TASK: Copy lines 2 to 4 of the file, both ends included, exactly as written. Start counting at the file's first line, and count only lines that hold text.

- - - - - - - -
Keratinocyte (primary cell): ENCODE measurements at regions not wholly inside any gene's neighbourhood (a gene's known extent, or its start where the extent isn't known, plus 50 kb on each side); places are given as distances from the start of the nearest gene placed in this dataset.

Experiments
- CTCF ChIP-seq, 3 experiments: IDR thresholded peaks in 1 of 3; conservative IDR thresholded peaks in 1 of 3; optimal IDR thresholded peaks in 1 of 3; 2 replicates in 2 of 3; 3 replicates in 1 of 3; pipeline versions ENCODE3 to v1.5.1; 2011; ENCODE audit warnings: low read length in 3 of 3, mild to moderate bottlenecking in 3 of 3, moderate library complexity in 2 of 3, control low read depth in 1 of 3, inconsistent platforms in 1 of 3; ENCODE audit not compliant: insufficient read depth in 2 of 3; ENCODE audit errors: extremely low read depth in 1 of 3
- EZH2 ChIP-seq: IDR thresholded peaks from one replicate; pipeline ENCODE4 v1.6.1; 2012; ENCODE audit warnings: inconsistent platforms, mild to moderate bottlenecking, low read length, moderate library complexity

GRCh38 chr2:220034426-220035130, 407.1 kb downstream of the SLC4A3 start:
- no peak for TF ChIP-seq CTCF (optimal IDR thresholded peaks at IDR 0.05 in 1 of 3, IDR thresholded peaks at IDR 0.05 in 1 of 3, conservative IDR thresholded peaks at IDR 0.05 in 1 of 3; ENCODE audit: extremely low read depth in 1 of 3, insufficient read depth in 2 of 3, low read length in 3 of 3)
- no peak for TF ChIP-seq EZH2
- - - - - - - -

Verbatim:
Experiments
- CTCF ChIP-seq, 3 experiments: IDR thresholded peaks in 1 of 3; conservative IDR thresholded peaks in 1 of 3; optimal IDR thresholded peaks in 1 of 3; 2 replicates in 2 of 3; 3 replicates in 1 of 3; pipeline versions ENCODE3 to v1.5.1; 2011; ENCODE audit warnings: low read length in 3 of 3, mild to moderate bottlenecking in 3 of 3, moderate library complexity in 2 of 3, control low read depth in 1 of 3, inconsistent platforms in 1 of 3; ENCODE audit not compliant: insufficient read depth in 2 of 3; ENCODE audit errors: extremely low read depth in 1 of 3
- EZH2 ChIP-seq: IDR thresholded peaks from one replicate; pipeline ENCODE4 v1.6.1; 2012; ENCODE audit warnings: inconsistent platforms, mild to moderate bottlenecking, low read length, moderate library complexity